Small Preservation Win — Restoration of Historic Preservation Office Review of Charter School Projects in District Owned School Buildings

Cesar Chavez Prep's new gymnasium -- Kenyon Street facade.

Cesar Chavez Prep’s new gymnasium — Kenyon Street facade.

Often times at the Advisory Neighborhood Commission level, resolutions are passed but no one knows if anything comes of them or not. Well, last week witnessed a change in District Law that began as an ANC 1A resolution back on June 12, 2013. The issue was identified during the onset of construction for the new gymnasium at Cesar Chavez Prep School located at 770 Kenyon Street, NW. The gymnasium was designed as an addition to the 1898 Bruce School building. The building was considered to have historic merit — though not officially a landmark structure — and as such, everyone expected that the addition to the District owned property would be reviewed by the Historic Preservation Office. However, unknown to the school or the community, a recent interpretation of the District Preservation law had determined that the Historic Landmark and Historic District Protection Act of 1978 did not apply to Charter Schools within District owned buildings because their construction projects were not considered to be “District of Columbia undertakings.” All-in-all, this interpretation seemed to be at odds with what was common practice prior to the interpretation and, for that matter, the whole reason for the District retaining ownership of the school properties to begin with.

With this in mind, I introduced a resolution urging that the DC Council revisit the law to ensure that construction projects involving District owned school properties in use by Charter Schools again be reviewed by the Historic Preservation Office in June 2013. The resolution was turned into a bill titled the “PUBLIC CHARTER SCHOOL HISTORIC PRESERVATION AMENDMENT ACT OF 2013″ and introduced on June 26, 2013. The first Council vote was on December 13, 2013, the final vote was on January 7, 2014, and Mayor Gray signed it on January 24, 2014. Law L20-0095 became effective on March 14, 2014. You can read a copy of the law’s language here.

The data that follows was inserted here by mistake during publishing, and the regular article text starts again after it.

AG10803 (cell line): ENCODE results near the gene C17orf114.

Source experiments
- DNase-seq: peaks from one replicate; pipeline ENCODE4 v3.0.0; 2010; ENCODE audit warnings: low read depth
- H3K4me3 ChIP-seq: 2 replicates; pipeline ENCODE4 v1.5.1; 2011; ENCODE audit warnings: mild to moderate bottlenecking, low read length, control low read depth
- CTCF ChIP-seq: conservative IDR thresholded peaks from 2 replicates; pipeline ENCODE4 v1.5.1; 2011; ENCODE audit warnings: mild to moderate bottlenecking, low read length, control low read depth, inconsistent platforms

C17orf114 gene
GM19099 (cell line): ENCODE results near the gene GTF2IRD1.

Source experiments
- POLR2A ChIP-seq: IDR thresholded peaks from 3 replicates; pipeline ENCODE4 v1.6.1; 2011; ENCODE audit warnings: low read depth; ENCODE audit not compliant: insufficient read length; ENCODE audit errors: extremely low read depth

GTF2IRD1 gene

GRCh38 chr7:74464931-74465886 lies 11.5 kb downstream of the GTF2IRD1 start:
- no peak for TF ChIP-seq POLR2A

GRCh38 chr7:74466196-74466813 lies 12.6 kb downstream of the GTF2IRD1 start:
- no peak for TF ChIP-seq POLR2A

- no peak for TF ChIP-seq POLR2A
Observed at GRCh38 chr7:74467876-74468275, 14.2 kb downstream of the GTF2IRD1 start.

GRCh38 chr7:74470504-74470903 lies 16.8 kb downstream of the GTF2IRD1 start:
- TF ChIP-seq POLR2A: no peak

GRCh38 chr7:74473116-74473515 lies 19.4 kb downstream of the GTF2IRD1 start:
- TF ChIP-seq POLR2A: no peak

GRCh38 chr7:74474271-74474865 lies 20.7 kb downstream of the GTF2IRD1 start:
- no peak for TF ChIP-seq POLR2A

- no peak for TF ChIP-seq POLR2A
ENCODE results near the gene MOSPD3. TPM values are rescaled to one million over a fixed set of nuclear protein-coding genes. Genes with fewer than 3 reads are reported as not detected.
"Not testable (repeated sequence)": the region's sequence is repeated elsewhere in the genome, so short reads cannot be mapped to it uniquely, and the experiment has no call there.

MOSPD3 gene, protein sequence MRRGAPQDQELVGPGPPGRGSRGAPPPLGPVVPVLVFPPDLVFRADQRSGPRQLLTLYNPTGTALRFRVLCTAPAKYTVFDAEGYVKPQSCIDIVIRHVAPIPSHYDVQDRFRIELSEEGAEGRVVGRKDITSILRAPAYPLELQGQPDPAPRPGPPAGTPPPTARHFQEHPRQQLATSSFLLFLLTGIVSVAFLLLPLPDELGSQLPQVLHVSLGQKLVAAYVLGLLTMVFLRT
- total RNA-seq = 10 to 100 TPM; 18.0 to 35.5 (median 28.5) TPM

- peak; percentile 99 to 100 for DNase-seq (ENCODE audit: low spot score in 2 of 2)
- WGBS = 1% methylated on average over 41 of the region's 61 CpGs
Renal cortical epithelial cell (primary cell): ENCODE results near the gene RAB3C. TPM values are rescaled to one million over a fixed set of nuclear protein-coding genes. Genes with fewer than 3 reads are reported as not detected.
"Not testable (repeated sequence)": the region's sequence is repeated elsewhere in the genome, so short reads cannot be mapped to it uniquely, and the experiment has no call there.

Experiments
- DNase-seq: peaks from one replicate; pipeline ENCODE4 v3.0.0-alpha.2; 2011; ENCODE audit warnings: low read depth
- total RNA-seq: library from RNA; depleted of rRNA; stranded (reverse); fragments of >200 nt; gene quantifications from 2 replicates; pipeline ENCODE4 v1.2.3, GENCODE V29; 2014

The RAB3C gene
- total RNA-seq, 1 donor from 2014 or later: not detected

Explore posts in the same categories: History, Schools

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3 Comments on “Small Preservation Win — Restoration of Historic Preservation Office Review of Charter School Projects in District Owned School Buildings”

  1. Keefer is king Says:

    Great job! Can we now ask them to tear down this ugly crap building and replace it with something that looks reasonable?

  2. Clayton Says:

    Thanks for the update Kent, and thanks for introducing this. Cesar Chavez completed a beautiful renovation of the historic school building and spoiled it with their gym addition. Hopefully this bill will curb this in the future.

  3. Angry Parakeet Says:

    My polling place is the Chavez gym – it was pretty sad seeing a lovely exterior wall with nice old windows enclosed within this ugly thing.


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